According to nbcnews.com, Disney’s Wild Africa Trek several dozen visitors got sick from a “mystery virus” at Walt Disney World in Buena Vista, Florida, local health officials said Thursday.
“Hundreds” of people have been questioned so far in connection with the cluster of flu-like illnesses detected in early June, said Dain Weister, a spokesman for the Orange County, Florida health department.
Visitors who took the three-hour boutique tour — which includes nature hikes, crossing a rickety foot bridge, sightings of giraffes, hippos and other animals and a catered snack on a manmade savannah — came down with symptoms including diarrhea, abdominal pain, fatigue and nausea, Weister said.
Though the symptoms may resemble those associated with infections such as norovirus, that bug usually causes more vomiting than victims reported, Weister said.
Most of the illnesses occurred during two days in early June, he said, adding that he didn’t know the exact dates. No one has been hospitalized. Victims ranged from children to adults, including entire families.
Health department officials learned of the outbreak on June 11. Inspectors immediately reviewed Disney’s food service operations — and found no concerns, Weister said. Disney officials have conducted a thorough environmental cleaning, added more hand sanitizers and reiterated hand hygiene instructions for employees.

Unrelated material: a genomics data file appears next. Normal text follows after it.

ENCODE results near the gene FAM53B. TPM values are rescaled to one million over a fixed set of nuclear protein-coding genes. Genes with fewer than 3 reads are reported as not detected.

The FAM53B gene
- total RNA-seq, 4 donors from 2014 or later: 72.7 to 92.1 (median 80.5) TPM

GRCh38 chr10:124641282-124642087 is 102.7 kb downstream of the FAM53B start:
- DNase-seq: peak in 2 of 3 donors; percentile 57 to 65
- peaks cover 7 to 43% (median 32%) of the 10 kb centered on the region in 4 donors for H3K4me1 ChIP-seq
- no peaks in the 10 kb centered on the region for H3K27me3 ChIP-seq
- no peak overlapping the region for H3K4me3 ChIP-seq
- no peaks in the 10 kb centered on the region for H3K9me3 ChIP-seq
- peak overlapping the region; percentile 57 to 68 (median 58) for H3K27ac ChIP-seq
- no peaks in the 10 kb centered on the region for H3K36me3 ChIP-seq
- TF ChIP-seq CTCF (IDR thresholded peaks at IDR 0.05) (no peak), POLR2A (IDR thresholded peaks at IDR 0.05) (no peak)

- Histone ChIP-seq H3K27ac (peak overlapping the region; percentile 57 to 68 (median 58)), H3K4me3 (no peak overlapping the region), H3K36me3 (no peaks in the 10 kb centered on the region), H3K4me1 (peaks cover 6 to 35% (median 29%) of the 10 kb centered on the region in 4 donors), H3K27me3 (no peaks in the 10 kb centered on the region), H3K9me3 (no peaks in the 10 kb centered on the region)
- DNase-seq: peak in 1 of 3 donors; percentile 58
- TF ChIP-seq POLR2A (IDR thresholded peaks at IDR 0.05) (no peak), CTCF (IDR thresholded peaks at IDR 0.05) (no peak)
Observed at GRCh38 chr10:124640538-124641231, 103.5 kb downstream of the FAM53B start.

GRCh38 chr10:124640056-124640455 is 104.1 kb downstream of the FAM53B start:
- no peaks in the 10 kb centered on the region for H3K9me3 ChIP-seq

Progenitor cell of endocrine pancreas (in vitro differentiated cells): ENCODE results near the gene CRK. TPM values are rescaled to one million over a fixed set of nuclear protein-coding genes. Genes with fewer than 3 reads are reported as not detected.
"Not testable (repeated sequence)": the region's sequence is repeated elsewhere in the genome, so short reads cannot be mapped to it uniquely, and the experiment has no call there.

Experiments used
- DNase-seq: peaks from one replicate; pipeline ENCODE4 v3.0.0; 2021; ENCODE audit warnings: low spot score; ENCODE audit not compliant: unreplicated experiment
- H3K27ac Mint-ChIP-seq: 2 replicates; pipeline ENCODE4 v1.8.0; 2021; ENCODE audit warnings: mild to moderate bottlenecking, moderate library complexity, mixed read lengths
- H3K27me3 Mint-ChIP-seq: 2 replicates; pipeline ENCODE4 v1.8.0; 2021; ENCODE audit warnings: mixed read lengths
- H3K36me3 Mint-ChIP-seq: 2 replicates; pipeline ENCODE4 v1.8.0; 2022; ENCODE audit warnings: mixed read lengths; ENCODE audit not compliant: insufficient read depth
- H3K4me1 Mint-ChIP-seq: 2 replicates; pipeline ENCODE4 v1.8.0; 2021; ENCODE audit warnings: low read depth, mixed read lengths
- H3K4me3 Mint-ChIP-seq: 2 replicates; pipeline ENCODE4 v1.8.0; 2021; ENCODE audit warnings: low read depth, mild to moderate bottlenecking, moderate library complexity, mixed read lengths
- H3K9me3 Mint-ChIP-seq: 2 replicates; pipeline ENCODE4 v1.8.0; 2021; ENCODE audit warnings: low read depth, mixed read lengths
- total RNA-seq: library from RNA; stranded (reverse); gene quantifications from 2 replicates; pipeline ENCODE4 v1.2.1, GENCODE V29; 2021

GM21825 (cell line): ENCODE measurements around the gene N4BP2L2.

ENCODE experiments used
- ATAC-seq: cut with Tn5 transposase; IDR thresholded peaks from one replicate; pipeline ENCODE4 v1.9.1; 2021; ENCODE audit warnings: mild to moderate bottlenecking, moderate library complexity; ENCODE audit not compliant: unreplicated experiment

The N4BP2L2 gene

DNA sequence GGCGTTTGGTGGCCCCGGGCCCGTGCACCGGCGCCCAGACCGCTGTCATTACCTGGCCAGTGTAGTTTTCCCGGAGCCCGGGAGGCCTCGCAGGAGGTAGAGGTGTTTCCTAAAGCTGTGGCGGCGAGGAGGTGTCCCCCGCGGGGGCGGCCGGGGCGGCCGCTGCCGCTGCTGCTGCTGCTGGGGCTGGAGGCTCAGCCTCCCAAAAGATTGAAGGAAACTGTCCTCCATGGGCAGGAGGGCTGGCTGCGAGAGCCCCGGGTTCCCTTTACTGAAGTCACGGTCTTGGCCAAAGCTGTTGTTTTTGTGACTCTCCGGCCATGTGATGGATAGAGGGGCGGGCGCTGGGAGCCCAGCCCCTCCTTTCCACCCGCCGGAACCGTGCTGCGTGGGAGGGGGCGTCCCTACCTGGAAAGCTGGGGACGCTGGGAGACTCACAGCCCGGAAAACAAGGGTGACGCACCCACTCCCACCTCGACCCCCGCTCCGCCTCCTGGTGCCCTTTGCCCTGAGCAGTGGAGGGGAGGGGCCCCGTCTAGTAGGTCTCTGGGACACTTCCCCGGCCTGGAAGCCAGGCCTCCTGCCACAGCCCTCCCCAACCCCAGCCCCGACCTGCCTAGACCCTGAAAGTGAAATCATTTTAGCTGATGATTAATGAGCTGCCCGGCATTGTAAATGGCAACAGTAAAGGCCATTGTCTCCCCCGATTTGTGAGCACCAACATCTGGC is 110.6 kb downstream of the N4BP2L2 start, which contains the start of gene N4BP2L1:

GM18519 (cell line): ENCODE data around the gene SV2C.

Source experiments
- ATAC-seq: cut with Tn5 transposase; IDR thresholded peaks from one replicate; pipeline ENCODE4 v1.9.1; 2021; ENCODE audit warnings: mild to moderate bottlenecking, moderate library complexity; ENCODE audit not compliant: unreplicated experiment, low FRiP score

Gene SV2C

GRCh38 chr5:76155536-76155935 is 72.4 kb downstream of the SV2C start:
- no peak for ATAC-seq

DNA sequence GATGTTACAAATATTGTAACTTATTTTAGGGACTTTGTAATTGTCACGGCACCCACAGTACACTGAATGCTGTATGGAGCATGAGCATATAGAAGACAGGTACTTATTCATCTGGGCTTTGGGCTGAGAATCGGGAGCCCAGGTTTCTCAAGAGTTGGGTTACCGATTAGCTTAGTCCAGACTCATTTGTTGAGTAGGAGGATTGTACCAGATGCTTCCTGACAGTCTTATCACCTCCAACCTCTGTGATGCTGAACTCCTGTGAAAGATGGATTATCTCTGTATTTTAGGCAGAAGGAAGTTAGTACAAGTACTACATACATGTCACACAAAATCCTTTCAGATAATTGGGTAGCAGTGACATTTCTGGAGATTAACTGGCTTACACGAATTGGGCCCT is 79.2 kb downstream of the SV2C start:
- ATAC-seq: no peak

“We are working closely with the Orange County Health Department to review the situation,” said Disney spokeswoman Andrea Finger.
The Wild Africa Trek is offered several times each day at Disney’s Animal Kingdom, part of the Florida theme park. Groups of no more than 12 “trekkers” travel through areas of the Harambe Wildlife Reserve that aren’t available to usual visitors. Guests pay $139 to $249 a person for the tour, on top of regular admission, according to a report in the Orlando Sentinel newspaper.
Walt Disney World takes food safety very seriously. The Animal Kingdom theme park attracts some 9.8 million visitors each year.
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